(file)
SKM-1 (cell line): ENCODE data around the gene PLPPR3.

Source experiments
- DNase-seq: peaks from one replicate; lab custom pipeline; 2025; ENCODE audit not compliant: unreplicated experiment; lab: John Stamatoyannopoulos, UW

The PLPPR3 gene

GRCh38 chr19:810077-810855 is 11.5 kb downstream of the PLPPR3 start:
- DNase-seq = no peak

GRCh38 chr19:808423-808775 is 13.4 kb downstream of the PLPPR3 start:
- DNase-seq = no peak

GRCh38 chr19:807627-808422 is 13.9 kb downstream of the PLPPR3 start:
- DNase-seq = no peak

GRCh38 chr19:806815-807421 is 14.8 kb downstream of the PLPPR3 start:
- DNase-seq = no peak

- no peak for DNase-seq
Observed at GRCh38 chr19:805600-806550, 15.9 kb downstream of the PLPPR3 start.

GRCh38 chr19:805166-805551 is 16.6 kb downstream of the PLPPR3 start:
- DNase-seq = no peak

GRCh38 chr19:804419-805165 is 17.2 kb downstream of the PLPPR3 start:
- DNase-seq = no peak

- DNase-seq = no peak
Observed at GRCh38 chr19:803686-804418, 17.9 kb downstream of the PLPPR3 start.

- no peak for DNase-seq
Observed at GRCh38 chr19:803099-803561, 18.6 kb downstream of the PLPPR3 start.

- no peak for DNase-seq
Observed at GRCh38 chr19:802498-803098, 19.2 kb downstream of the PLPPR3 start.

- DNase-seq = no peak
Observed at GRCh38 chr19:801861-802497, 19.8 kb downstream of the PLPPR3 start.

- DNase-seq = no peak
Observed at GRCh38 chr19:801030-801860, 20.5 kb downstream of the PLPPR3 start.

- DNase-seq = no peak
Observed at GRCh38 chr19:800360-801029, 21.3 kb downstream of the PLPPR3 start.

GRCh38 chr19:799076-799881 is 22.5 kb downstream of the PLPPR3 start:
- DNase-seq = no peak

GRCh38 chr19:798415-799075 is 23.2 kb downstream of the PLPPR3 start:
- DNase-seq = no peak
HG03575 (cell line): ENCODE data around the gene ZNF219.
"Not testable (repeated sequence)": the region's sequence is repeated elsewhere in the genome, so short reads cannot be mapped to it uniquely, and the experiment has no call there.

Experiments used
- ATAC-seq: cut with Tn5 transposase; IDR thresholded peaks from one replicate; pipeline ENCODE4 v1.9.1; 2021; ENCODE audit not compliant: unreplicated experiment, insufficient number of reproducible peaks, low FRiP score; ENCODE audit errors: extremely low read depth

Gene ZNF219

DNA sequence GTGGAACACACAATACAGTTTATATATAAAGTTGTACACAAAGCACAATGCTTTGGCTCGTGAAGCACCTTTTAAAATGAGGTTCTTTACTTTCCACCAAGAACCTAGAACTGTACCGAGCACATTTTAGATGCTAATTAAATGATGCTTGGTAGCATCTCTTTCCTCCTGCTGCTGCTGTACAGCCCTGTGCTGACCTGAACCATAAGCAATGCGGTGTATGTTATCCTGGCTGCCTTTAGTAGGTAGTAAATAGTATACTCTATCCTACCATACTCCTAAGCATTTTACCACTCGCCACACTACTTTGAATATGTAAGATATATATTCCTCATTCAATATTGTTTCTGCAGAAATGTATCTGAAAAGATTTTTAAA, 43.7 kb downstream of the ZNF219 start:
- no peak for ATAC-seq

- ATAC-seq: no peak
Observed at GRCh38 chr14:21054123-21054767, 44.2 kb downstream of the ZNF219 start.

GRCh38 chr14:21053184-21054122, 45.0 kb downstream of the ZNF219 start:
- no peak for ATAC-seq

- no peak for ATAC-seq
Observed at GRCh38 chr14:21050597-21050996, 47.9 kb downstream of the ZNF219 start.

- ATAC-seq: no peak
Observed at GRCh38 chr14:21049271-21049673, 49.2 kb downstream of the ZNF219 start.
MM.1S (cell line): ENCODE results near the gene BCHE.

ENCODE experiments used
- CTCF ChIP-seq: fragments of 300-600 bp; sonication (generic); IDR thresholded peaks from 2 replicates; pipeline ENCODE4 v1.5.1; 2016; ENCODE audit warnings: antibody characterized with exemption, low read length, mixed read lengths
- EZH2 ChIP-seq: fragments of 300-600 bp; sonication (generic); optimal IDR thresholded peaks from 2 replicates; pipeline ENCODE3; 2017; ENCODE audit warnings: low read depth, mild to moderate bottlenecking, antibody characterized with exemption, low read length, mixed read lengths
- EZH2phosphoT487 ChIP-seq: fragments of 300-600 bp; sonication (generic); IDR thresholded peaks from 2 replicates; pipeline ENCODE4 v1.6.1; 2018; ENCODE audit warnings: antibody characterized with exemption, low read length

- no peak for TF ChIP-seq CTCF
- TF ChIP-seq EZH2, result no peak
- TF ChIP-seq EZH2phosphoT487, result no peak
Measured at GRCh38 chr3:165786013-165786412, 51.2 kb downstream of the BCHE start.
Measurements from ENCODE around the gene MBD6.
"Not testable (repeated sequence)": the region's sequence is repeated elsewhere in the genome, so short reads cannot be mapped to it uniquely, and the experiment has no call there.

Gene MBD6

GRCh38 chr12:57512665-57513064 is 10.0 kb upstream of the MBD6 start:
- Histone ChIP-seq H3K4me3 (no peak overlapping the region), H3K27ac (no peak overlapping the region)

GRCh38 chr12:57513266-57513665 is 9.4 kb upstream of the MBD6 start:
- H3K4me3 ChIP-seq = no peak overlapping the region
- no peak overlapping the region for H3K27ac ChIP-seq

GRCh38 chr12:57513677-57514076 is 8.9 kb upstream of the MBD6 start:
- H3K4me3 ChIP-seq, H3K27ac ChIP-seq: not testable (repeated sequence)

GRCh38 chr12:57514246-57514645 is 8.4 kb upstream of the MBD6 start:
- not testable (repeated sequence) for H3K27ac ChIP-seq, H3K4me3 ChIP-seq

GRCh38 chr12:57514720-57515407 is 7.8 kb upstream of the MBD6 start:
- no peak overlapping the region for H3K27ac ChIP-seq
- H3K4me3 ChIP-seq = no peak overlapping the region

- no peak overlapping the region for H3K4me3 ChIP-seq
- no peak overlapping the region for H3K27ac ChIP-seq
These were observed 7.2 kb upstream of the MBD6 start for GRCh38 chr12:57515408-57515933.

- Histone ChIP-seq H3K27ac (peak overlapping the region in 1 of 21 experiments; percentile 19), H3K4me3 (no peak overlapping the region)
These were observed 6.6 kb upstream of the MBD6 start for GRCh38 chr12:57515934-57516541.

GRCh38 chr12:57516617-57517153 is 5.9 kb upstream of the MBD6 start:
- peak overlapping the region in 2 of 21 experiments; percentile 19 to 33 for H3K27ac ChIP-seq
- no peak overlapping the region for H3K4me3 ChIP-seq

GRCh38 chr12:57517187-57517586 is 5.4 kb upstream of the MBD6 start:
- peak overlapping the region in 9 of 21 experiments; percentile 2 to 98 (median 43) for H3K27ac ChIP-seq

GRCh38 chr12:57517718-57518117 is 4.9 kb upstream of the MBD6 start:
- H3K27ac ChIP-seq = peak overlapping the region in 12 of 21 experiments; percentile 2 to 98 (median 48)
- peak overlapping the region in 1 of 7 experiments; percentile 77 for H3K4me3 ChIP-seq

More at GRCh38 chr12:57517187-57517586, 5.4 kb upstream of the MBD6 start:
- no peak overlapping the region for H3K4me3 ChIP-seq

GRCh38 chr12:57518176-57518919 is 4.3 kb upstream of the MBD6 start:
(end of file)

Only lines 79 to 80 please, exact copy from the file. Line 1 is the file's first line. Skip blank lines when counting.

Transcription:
GRCh38 chr12:57516617-57517153 is 5.9 kb upstream of the MBD6 start:
- peak overlapping the region in 2 of 21 experiments; percentile 19 to 33 for H3K27ac ChIP-seq